3 Lessons From A Show Ring Flop – How Not to Win Ribbons at a Horse Show

Sure there are lots of posts from experienced hunter riders on how to win, get noticed and know what the judge is looking for. But what about for the rest of us who had to learn by the school of hard knocks.


vintage horse show ribbons 010 copy

Hunter Courses Should Look Effortless (Photo credit: shabbyscraps)


Here are some lessons from a show ring flop.


  1. Attend a few horse shows sans cheval so you can see what you are up against. As a horse show judge I can see right away which riders are attending for their first time. They have the deer in the headlight stare.
    In the worst case scenario they are under prepared in all areas. This means not braided appropriately, or worse, not at all. Some riders come to shows without the understanding the level of horsemanship and training required. Do your homework and attend 3 shows as a helper with your coach or friend so you can truly understand the level of equitation required for the show you are doing.
  2. The rider (and horse) should be at the level of the show you are wanting to attend or slightly higher than the level of show you are going to attend. This may sound a bit ‘stuffy’ but if you are hoping to show and be competitive, your horse, if you are new to showing, show be at the level or slightly higher than the level you are showing.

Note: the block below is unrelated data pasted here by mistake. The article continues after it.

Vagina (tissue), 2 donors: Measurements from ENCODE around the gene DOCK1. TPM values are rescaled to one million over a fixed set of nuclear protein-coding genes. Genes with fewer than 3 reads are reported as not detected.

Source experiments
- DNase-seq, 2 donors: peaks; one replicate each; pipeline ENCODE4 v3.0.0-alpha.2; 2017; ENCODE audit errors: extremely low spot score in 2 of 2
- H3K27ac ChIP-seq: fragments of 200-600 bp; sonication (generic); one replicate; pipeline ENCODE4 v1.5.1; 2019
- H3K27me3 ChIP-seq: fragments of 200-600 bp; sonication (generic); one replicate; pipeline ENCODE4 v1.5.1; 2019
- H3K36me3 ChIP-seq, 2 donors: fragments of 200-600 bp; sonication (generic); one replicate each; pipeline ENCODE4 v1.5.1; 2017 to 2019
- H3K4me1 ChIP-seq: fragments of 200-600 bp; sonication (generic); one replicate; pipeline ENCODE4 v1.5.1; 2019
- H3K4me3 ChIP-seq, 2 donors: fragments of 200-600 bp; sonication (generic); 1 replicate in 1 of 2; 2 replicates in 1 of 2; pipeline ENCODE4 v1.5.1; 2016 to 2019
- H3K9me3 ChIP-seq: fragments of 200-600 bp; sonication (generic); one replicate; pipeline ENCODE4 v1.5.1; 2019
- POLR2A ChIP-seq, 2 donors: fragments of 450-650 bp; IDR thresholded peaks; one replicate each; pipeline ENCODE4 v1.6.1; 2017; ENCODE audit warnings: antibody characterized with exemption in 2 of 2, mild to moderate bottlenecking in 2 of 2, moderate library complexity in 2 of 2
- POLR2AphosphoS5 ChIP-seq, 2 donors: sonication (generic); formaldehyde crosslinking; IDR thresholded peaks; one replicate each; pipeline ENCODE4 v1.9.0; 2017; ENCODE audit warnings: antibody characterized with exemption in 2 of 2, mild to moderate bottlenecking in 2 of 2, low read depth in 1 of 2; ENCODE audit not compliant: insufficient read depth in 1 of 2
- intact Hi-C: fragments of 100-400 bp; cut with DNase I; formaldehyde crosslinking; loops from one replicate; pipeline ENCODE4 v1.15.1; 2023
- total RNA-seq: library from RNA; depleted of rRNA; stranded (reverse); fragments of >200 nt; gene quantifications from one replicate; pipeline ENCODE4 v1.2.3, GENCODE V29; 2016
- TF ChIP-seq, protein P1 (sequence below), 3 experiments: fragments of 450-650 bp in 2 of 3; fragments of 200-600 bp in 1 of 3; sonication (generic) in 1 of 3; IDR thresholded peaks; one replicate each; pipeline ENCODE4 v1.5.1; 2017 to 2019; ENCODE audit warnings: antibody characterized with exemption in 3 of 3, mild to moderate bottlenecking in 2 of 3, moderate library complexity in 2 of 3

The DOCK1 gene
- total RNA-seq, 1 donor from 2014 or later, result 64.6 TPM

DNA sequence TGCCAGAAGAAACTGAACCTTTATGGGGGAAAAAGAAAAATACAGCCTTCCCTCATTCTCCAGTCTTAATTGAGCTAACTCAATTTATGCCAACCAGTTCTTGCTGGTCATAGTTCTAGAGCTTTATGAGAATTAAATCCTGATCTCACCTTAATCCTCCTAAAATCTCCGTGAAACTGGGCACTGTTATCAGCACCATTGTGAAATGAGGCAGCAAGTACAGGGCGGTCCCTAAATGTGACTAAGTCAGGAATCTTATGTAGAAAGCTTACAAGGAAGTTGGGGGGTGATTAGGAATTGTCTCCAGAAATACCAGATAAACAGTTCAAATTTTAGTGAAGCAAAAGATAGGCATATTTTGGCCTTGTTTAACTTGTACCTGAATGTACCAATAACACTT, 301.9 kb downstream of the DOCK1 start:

This means if you are schooling 2’6″ at home, you should show at a 2’3″ level at a horse show. Do not attend a show and expect the rider and horse to perform above a level they are not comfortably schooling at home.
  3. Have a horse of the quality required for the show you are competing. The quality of horse makes a good impression on the judge, even before you start the round. Good, safe ‘all-rounders’ are excellent to give riders necessary experience in the show ring. However, the quality of the horse, it’s jump and movement are also considered and if you plan on attending up-scale shows the quality of the horse will be different than a horse which will be expected to
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    perform at local schooling shows.

Are you a show ring flop? do you have a show ring story you can share with us so we can learn from your experience? Send an email we’d love to hear from you.





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About Laura

Laura Kelland-May is the founder of Thistle Ridge Skill Builders Development Program. She more than trains horses, she trains people to train their horses. In addition she is a Sr. Judge and can offer insight into What the Judge Is Looking For. Follow her here and get more tips.
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One Response to 3 Lessons From A Show Ring Flop – How Not to Win Ribbons at a Horse Show

  1. Pingback: Hunter Judging, Don't Beat a Bad Horse With a Bad Horse | Thistle Ridge Equestrian Services

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